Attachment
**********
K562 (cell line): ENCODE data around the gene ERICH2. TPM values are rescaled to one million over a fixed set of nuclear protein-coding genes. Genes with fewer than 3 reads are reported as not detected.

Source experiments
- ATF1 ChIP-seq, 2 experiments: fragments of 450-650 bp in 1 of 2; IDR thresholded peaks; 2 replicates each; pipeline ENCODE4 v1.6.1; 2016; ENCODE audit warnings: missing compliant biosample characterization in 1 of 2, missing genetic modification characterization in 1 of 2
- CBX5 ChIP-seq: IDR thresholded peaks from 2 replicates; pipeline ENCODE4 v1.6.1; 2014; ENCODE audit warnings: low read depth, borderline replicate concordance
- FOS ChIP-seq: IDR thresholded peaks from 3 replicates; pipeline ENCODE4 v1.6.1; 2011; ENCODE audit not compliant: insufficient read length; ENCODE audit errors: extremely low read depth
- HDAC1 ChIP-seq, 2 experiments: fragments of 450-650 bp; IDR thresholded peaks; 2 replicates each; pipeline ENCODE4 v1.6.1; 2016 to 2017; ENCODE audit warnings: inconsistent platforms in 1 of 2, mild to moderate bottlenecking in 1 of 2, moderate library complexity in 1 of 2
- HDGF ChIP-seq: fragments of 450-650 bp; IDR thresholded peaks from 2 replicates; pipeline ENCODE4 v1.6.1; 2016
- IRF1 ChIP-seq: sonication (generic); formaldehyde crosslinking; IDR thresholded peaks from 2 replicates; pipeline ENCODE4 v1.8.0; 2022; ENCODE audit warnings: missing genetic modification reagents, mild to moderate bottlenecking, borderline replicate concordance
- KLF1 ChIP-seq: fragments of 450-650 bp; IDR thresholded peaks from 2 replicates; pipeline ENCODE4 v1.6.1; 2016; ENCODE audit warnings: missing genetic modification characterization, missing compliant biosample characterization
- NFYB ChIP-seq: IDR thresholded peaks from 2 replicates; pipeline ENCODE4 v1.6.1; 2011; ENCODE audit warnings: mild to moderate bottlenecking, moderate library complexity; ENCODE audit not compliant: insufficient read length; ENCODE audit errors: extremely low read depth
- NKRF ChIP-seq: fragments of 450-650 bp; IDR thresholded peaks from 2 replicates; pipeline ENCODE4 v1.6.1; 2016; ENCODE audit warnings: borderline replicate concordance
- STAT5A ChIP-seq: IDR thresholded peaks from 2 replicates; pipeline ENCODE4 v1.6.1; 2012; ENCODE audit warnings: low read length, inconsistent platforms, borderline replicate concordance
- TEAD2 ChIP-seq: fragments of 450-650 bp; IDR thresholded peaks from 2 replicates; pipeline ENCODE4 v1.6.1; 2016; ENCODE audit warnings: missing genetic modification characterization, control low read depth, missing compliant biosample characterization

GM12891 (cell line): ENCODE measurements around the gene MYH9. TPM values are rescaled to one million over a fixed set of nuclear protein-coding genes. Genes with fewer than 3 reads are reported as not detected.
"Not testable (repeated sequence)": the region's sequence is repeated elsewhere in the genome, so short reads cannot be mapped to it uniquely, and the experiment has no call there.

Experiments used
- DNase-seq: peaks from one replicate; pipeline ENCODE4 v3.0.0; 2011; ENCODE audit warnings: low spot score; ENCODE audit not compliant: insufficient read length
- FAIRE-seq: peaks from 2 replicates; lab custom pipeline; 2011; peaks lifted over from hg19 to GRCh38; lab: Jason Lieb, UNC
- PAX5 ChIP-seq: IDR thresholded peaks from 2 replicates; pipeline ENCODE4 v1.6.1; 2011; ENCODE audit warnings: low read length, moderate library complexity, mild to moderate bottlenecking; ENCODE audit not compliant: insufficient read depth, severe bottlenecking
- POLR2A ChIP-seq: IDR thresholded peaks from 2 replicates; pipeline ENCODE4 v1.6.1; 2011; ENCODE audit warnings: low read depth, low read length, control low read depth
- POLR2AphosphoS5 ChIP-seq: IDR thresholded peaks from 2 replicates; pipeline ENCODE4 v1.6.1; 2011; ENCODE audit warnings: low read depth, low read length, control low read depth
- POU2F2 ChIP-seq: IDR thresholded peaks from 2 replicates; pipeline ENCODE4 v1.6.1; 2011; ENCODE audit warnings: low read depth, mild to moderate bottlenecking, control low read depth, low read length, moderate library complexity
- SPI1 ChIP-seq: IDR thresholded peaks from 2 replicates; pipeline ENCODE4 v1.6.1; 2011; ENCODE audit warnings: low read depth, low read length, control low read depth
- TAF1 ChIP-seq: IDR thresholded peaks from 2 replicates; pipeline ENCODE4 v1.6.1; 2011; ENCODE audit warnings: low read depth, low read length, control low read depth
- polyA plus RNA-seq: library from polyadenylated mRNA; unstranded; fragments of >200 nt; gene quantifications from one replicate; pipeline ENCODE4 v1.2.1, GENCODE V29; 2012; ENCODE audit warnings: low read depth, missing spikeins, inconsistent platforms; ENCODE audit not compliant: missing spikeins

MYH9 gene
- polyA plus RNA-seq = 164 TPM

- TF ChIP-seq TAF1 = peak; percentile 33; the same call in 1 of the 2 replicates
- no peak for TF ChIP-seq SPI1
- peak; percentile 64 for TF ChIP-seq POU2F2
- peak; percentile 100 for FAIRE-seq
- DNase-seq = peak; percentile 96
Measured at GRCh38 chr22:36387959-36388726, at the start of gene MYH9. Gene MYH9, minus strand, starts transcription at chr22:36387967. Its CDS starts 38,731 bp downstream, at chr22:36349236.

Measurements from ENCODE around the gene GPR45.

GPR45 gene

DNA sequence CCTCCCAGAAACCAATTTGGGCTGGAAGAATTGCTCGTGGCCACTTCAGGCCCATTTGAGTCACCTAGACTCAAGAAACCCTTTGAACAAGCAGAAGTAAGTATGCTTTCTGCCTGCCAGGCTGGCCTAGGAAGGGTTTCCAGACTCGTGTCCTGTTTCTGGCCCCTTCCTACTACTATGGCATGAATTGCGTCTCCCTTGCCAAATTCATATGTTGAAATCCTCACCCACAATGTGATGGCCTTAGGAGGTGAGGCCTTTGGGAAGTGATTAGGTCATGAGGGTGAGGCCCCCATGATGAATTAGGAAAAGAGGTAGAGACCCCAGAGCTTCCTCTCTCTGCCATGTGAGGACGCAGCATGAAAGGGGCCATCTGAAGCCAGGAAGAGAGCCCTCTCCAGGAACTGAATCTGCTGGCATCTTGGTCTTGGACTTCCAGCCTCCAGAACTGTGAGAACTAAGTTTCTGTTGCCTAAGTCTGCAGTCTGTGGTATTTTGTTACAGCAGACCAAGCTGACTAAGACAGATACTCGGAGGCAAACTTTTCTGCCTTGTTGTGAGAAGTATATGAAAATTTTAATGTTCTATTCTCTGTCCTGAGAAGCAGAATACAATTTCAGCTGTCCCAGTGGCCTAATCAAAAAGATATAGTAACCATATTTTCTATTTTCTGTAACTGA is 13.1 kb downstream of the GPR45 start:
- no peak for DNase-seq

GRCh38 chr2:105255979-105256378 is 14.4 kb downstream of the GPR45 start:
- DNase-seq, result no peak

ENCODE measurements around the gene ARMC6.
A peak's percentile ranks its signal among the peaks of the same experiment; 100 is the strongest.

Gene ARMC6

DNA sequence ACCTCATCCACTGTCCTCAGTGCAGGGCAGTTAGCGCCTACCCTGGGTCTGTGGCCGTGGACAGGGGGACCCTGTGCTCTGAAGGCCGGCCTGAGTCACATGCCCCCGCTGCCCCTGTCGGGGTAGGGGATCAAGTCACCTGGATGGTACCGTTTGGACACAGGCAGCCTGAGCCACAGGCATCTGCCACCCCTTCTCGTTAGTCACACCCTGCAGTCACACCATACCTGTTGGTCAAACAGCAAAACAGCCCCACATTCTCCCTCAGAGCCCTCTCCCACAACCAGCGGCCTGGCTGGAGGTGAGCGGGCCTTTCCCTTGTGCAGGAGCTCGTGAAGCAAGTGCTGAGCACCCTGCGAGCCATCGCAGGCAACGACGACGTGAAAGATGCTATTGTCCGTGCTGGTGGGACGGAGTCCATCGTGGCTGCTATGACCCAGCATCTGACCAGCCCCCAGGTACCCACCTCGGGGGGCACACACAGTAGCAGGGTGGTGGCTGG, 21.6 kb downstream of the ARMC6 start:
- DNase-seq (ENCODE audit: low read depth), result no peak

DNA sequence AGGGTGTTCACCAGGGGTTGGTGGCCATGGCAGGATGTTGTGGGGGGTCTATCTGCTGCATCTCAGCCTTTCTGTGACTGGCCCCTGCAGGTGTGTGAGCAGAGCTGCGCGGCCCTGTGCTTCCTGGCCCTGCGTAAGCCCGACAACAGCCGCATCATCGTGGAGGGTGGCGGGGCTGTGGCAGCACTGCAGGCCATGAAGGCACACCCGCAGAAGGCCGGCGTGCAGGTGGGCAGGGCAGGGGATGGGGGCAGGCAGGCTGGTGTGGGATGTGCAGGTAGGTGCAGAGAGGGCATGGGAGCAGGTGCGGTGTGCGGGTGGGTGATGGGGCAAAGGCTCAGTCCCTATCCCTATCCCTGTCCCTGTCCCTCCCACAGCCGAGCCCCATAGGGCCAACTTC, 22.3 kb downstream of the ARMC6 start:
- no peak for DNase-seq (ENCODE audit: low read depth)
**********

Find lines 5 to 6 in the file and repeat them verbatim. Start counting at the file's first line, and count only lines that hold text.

- FOS ChIP-seq: IDR thresholded peaks from 3 replicates; pipeline ENCODE4 v1.6.1; 2011; ENCODE audit not compliant: insufficient read length; ENCODE audit errors: extremely low read depth
- HDAC1 ChIP-seq, 2 experiments: fragments of 450-650 bp; IDR thresholded peaks; 2 replicates each; pipeline ENCODE4 v1.6.1; 2016 to 2017; ENCODE audit warnings: inconsistent platforms in 1 of 2, mild to moderate bottlenecking in 1 of 2, moderate library complexity in 1 of 2